Published on Wednesday, 30 November -0001 00:00
Consumers urged to discard or return Nestlé's cookie dough products
State health officials are investigating six cases of E. coli O157:H7 infection in Minnesota residents associated with eating a popular brand of raw, commercially packaged cookie dough.
Routine monitoring by the Minnesota Department of Health (MDH) found that the cases of illness were all caused by E. coli O157:H7 with the same DNA fingerprint. The individuals became ill between May 3 and June 11. All six reported eating raw cookie dough of the Nestlé's Toll House brand.
The cases range in age from 2 to 18 years of age; five (83 percent) are female. One was hospitalized. All have recovered.
Minnesota's cases are linked by the same DNA fingerprint to cases of E. coli infection in at least 66 people in 28 states. In addition, according to the Centers for Disease Control and Prevention (CDC), the vast majority of the people interviewed reported eating raw cookie dough of the same brand.
The U.S. Food and Drug Administration and CDC are warning consumers not to eat any varieties of prepackaged Nestlé Toll House refrigerated cookie dough due to the risk of contamination with E. coliO157:H7. The FDA advises that if consumers have any prepackaged, refrigerated Nestle Toll House cookie dough products in their home that they throw them away. Cooking the dough is not recommended because consumers might get the bacteria on their hands and on other cooking surfaces.
Toll House cookie cough products are typically stocked in the refrigerator cases of many grocery and warehouse- type stores in Minnesota and around the country. Over a dozen varieties are sold in plastic tubs, plastic tubes, and rectangular packages. Retailers, restaurateurs, and personnel at other food-service operations should not sell or serve any Nestlé Toll House prepackaged, refrigerated cookie dough products subject to the recall.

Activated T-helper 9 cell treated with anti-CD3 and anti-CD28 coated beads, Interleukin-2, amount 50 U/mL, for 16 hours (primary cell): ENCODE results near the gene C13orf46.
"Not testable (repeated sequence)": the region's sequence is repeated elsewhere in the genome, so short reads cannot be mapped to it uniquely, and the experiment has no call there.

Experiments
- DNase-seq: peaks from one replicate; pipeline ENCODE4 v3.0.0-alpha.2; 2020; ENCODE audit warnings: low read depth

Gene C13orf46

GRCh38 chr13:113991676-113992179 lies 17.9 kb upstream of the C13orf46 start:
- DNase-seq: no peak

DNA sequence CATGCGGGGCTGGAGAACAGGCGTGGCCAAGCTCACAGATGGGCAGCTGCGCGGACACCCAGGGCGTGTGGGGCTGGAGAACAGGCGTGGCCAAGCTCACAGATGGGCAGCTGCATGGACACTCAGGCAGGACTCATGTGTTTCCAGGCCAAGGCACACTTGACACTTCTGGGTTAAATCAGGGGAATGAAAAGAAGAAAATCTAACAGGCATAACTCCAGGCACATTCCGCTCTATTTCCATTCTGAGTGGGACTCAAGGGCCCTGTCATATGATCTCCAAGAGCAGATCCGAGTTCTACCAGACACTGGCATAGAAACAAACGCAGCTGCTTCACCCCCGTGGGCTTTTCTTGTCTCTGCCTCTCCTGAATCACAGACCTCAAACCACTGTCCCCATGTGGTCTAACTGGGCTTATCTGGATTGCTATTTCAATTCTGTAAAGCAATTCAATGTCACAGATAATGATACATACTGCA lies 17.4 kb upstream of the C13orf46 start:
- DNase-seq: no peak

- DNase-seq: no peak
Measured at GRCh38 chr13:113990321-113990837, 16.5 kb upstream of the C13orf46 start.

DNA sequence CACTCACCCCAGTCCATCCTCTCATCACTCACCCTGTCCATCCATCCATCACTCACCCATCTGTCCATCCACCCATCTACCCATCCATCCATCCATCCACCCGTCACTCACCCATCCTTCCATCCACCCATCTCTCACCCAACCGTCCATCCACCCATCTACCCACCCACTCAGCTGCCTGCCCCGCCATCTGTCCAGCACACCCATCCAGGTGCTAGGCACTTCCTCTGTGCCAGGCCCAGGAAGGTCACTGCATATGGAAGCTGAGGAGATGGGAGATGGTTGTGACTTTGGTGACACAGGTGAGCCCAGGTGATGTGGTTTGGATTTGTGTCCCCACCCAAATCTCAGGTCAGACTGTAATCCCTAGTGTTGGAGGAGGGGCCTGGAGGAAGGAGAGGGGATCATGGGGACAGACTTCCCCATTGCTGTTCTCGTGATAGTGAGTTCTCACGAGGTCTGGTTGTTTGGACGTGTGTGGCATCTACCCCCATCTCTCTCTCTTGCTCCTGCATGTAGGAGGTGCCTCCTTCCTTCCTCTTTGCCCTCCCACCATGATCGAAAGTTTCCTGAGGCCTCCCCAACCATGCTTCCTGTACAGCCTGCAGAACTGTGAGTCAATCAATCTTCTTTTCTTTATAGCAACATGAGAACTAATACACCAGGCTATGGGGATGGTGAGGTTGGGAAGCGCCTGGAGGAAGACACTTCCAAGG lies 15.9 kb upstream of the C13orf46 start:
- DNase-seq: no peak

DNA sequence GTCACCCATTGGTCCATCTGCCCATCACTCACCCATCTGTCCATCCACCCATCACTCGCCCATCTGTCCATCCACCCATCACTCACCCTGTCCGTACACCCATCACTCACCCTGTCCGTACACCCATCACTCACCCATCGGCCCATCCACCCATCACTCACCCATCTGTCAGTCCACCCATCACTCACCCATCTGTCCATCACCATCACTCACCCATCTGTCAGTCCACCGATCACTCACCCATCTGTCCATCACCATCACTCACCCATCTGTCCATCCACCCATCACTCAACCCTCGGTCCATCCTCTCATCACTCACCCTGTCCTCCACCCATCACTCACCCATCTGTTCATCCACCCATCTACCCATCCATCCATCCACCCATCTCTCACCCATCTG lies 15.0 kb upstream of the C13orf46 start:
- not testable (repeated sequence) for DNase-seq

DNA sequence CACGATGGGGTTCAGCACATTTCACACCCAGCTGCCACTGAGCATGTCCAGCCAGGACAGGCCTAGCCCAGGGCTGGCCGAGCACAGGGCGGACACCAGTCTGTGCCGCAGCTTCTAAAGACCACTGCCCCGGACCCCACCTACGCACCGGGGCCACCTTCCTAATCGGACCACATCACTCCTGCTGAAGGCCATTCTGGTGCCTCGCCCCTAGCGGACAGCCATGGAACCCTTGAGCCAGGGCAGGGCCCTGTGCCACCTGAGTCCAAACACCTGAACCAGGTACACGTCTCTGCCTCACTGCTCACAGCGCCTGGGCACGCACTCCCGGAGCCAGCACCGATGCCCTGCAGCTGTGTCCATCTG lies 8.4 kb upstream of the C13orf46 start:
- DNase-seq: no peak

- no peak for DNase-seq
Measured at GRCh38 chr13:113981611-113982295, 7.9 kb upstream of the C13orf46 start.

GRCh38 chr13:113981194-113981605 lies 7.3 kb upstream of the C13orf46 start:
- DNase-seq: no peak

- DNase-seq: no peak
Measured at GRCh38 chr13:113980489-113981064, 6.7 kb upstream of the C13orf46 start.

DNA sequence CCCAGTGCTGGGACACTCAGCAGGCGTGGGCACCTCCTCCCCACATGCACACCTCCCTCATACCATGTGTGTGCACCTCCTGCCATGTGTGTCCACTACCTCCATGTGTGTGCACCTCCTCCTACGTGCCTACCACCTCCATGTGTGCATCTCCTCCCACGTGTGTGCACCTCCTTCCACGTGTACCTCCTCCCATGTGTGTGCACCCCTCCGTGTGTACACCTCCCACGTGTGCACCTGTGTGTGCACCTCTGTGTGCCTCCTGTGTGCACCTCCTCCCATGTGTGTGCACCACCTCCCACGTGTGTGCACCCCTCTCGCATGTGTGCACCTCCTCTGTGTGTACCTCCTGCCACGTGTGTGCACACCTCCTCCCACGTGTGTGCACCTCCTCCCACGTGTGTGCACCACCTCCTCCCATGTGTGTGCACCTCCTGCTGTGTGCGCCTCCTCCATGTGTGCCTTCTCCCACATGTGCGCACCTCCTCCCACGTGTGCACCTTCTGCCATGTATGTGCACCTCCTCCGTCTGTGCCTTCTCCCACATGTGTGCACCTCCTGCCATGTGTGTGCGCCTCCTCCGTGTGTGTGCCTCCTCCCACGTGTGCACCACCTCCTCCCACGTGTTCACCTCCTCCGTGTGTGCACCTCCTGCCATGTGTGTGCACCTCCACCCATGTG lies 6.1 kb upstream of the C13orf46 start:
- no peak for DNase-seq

It has not yet been determined how the E. coli bacteria got into the cookie dough, but the FDA is working with the Nestle company to answer that question. "Cookie dough, whether purchased in a tub from the store, or made at home from scratch, should not be eaten raw," said Carlota Medus, epidemiologist in the foodborne illness unit with MDH.
The Minnesota Department of Agriculture (MDA) is assisting with the ongoing investigation in Minnesota. MDA's lab is testing product collected from retail stores and from ill consumers' homes.
Symptoms of E. coli O157:H7 illness include stomach cramps, and diarrhea, often bloody diarrhea, with little or no fever. Most people recover in approximately 5 to 10 days. E. coli O157:H7 infections sometimes lead to a serious complication called hemolytic uremic syndrome (HUS), which can cause kidney failure. People typically become ill two to five days after eating contaminated food.
Those who develop such symptoms after consuming this product should contact their health care provider immediately. E. coli disease should not be treated with antibiotics, which can cause additional complications.
More information on E. coli O157:H7 can be found at www.health.state.mn.us.
Consumers who have additional questions about these products should contact Nestle consumer services at (800) 559-5025 and/or visit their Web site at www.verybestbaking.com.
For a complete listing of the recalled products go to: